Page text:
March: Book One is the first in a series of three graphic novels that provide context to and details about the civil rights movement in the United States.
This series provides a vivid explanation about events that you may have only heard a little about (or briefly saw photos of on social media). It’s also a great resource for people who are interested in using non-violent civil disobedience as a form of protest.
The March series focuses on the life of John Lewis. You might recognize that name because he is a United States Representative in the House of Representatives. He is a Democrat who represents Georgia’s 5th District.
The series was written by John Lewis and Andrew Aydin. The art was done by Nate Powell.
March: Book One juxtaposes scenes from different times. It starts with a scene of an adult John Lewis on the Edmund Pettis Bridge. The next scene shows Representative John Lewis waking up, getting ready, and going to his office to speak with people. Next, we go back in time to when John Lewis was a child and living with his family in rural Alabama.
This way of storytelling, by jumping around in time, is used in each book in the series. Everything gets put into context by the time you finish the trilogy.
When John Lewis was a child, he was given the task of caring for the family’s chickens. His father was a sharecropper. Right from the start, John Lewis treated those chickens with love and good care. He talked to them, gave them names, and even built an incubator to make his chicken’s lives easier.
John Lewis began preaching to his chickens, already aware that he wanted to someday become a preacher. It seems the chickens listened intently. He baptized the baby chickens, and was extremely distraught when it looked like the baptism had killed one of them. Fortunately, the baby chicken survived.
It seems to me that most children of sharecroppers would not have invested so much love and care into the chickens they were tasked with raising. I think this story is there to show that, from a young age, John Lewis intrinsically felt a need to care for those around him, and to do what he could to improve the lives of others.
The story also shows the origins of his need to protest in a non-violent way. When one of young John’s chickens was on the family’s dinner table as the main course – he protested by not coming to dinner.
John Lewis was a student when Rosa Parks was arrested for not giving up her seat on the bus to a white man who demanded it. The Montgomery Bus Boycott followed. He was a student when segregation – separating white children and black children into different schools – was outlawed.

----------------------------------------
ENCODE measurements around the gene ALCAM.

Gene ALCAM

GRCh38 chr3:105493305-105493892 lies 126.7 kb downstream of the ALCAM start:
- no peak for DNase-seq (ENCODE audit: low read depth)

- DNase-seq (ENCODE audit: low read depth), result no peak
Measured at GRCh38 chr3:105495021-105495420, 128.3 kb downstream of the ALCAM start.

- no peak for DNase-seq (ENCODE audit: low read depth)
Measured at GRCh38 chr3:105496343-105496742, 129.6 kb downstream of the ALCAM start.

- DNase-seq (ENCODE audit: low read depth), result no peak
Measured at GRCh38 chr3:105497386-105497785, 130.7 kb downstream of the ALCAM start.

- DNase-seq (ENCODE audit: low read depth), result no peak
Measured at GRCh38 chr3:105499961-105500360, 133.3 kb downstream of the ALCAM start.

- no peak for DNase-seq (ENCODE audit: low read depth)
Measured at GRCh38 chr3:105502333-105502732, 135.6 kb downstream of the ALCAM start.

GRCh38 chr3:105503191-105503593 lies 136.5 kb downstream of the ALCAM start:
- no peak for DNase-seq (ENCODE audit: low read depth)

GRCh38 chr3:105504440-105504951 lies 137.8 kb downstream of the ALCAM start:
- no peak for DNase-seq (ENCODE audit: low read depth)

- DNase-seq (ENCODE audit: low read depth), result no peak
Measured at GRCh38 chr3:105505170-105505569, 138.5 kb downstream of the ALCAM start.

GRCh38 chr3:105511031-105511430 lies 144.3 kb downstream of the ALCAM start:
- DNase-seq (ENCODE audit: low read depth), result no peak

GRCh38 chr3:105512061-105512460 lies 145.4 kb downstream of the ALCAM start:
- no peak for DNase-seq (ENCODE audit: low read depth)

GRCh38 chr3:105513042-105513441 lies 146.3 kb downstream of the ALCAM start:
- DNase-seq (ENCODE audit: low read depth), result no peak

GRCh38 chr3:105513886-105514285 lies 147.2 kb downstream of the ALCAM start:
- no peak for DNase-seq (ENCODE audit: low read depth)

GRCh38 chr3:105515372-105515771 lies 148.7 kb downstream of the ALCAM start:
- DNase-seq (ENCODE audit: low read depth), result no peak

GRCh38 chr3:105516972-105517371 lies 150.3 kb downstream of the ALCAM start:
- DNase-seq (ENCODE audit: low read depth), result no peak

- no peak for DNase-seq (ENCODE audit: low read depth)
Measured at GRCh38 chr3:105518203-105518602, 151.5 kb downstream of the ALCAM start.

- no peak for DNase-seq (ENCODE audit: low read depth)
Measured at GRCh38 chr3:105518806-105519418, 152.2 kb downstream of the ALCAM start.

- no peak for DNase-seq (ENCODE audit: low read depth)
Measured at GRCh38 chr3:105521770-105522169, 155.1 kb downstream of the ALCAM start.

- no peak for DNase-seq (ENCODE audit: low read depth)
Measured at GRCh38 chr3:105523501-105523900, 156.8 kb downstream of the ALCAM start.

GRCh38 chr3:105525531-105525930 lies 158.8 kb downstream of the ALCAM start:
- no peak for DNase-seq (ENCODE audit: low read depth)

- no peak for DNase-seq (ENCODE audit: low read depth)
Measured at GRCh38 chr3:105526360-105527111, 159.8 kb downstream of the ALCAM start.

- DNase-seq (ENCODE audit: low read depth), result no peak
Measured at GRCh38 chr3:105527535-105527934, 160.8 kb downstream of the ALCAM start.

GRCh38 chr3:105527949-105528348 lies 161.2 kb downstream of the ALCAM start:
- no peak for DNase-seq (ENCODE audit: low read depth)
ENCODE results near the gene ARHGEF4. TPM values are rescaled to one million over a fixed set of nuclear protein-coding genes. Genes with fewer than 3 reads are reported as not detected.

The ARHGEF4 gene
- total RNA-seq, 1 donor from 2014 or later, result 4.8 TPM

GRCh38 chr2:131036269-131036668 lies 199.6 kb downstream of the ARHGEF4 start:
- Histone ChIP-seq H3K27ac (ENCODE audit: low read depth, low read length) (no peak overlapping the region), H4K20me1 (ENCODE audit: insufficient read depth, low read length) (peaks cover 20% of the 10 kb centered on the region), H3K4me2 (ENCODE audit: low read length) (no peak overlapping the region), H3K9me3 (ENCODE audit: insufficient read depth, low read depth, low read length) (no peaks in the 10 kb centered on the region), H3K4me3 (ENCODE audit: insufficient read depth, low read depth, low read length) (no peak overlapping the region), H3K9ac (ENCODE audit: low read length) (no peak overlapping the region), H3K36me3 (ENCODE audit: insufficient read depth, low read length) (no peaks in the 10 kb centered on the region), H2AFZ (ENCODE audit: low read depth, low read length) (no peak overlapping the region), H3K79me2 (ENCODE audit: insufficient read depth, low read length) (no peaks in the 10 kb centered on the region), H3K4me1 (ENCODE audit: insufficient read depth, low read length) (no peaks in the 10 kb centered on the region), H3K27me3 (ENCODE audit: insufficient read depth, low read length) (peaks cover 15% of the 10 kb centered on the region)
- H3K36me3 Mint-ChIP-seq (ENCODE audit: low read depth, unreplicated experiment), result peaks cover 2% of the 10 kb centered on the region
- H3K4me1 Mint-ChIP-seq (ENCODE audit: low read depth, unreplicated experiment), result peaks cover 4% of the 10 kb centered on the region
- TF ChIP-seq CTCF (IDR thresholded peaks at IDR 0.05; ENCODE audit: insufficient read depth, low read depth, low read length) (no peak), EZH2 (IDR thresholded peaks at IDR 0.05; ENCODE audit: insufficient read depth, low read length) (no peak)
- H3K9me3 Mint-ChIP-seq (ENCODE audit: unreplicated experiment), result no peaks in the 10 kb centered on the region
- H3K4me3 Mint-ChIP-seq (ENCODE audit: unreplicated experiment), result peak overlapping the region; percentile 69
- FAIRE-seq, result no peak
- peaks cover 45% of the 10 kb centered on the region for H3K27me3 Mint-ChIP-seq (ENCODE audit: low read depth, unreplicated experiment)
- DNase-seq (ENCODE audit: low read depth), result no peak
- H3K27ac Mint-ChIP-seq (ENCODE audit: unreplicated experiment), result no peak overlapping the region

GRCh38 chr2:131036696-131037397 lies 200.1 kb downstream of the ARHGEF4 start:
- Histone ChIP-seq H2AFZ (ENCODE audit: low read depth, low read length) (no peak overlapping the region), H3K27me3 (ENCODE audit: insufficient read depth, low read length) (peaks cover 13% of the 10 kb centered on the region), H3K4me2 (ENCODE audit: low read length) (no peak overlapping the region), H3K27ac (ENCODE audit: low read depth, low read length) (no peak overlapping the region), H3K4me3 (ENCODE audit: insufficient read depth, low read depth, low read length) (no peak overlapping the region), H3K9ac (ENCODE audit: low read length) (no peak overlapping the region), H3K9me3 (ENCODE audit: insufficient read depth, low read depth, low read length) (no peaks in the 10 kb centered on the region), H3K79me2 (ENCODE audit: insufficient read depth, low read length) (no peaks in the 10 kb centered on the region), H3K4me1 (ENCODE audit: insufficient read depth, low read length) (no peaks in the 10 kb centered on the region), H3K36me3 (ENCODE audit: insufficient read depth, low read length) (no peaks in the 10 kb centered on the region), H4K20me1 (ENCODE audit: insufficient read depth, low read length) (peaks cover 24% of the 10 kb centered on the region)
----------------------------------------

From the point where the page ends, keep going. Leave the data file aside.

John Lewis first heard Martin Luther King preach on the radio, and was so impressed by King’s words that he set out to read everything he could about him. Later, John Lewis got to meet Martin Luther King, who wanted to talk to him about his choice to attend a white college. That choice could result in acts of violence not only against John, but also to his family.
In college, John Lewis became part of a group of students who were interested in protesting for civil rights in non-violent ways. The group included both black and white students; both male and female students. This is the group that began the lunch counter sit-ins.
Before heading out, every member of the group was trained on how to handle verbal and physical violence that would be directed at them by angry white people who wanted every public place to remain segregated. I had read about the lunch counter sit-ins, and knew that things got violent. March: Book One makes the violence that was inflicted upon the protestors absolutely clear. It made me feel sick.
All the protestors wanted was the right to sit at a lunch counter, be served clean food, and to eat their lunch. They were non-violently insisting that they be given the same rights as white people. The protestors asked to be served, and then silently sat and waited to be served. They did not fight back when they were punched, pushed, or otherwise physically assaulted. They did not fight back when they were arrested.
The organization later became known as the Student Nonviolent Coordinating Committee or SNCC (pronounced “snick”). You’ll hear more about them in the second and third book of the March trilogy.
This book review of March: Book One by John Lewis, Andrew Aydin and Nate Powell is a post written by Jen Thorpe on Book of Jen and is not allowed to be copied to other sites.
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